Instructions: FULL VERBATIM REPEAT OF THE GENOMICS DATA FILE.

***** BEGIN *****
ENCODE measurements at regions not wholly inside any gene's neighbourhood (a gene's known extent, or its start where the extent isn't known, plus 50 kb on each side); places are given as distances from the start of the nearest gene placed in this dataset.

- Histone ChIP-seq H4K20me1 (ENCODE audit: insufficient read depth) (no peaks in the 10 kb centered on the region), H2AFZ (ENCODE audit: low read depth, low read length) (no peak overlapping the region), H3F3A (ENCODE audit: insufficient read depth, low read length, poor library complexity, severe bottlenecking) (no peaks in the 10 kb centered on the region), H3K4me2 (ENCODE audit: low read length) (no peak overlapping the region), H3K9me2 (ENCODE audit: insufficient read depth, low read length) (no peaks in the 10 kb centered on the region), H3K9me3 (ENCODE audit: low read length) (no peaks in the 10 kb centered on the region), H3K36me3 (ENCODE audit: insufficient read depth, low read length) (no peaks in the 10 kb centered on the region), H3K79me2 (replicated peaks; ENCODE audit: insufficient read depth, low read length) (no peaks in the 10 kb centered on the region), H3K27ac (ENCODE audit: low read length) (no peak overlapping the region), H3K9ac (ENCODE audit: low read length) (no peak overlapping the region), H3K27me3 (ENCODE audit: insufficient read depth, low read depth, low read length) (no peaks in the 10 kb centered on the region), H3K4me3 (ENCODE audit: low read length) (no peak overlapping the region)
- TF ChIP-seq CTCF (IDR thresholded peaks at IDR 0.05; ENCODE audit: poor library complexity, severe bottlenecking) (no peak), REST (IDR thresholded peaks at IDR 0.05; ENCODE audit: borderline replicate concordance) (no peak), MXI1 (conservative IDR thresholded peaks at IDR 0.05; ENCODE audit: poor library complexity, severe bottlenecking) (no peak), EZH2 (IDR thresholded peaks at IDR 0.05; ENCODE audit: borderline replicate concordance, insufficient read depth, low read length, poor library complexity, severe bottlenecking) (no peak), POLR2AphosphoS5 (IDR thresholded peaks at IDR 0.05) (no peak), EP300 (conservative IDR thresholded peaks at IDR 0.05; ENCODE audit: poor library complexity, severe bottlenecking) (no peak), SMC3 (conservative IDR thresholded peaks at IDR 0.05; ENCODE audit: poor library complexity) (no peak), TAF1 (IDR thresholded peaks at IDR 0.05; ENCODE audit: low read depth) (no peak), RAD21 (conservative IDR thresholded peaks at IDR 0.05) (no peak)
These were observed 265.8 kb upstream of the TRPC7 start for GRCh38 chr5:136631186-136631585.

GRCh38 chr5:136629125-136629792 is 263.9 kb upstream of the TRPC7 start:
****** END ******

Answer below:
ENCODE measurements at regions not wholly inside any gene's neighbourhood (a gene's known extent, or its start where the extent isn't known, plus 50 kb on each side); places are given as distances from the start of the nearest gene placed in this dataset.

- Histone ChIP-seq H4K20me1 (ENCODE audit: insufficient read depth) (no peaks in the 10 kb centered on the region), H2AFZ (ENCODE audit: low read depth, low read length) (no peak overlapping the region), H3F3A (ENCODE audit: insufficient read depth, low read length, poor library complexity, severe bottlenecking) (no peaks in the 10 kb centered on the region), H3K4me2 (ENCODE audit: low read length) (no peak overlapping the region), H3K9me2 (ENCODE audit: insufficient read depth, low read length) (no peaks in the 10 kb centered on the region), H3K9me3 (ENCODE audit: low read length) (no peaks in the 10 kb centered on the region), H3K36me3 (ENCODE audit: insufficient read depth, low read length) (no peaks in the 10 kb centered on the region), H3K79me2 (replicated peaks; ENCODE audit: insufficient read depth, low read length) (no peaks in the 10 kb centered on the region), H3K27ac (ENCODE audit: low read length) (no peak overlapping the region), H3K9ac (ENCODE audit: low read length) (no peak overlapping the region), H3K27me3 (ENCODE audit: insufficient read depth, low read depth, low read length) (no peaks in the 10 kb centered on the region), H3K4me3 (ENCODE audit: low read length) (no peak overlapping the region)
- TF ChIP-seq CTCF (IDR thresholded peaks at IDR 0.05; ENCODE audit: poor library complexity, severe bottlenecking) (no peak), REST (IDR thresholded peaks at IDR 0.05; ENCODE audit: borderline replicate concordance) (no peak), MXI1 (conservative IDR thresholded peaks at IDR 0.05; ENCODE audit: poor library complexity, severe bottlenecking) (no peak), EZH2 (IDR thresholded peaks at IDR 0.05; ENCODE audit: borderline replicate concordance, insufficient read depth, low read length, poor library complexity, severe bottlenecking) (no peak), POLR2AphosphoS5 (IDR thresholded peaks at IDR 0.05) (no peak), EP300 (conservative IDR thresholded peaks at IDR 0.05; ENCODE audit: poor library complexity, severe bottlenecking) (no peak), SMC3 (conservative IDR thresholded peaks at IDR 0.05; ENCODE audit: poor library complexity) (no peak), TAF1 (IDR thresholded peaks at IDR 0.05; ENCODE audit: low read depth) (no peak), RAD21 (conservative IDR thresholded peaks at IDR 0.05) (no peak)
These were observed 265.8 kb upstream of the TRPC7 start for GRCh38 chr5:136631186-136631585.

GRCh38 chr5:136629125-136629792 is 263.9 kb upstream of the TRPC7 start: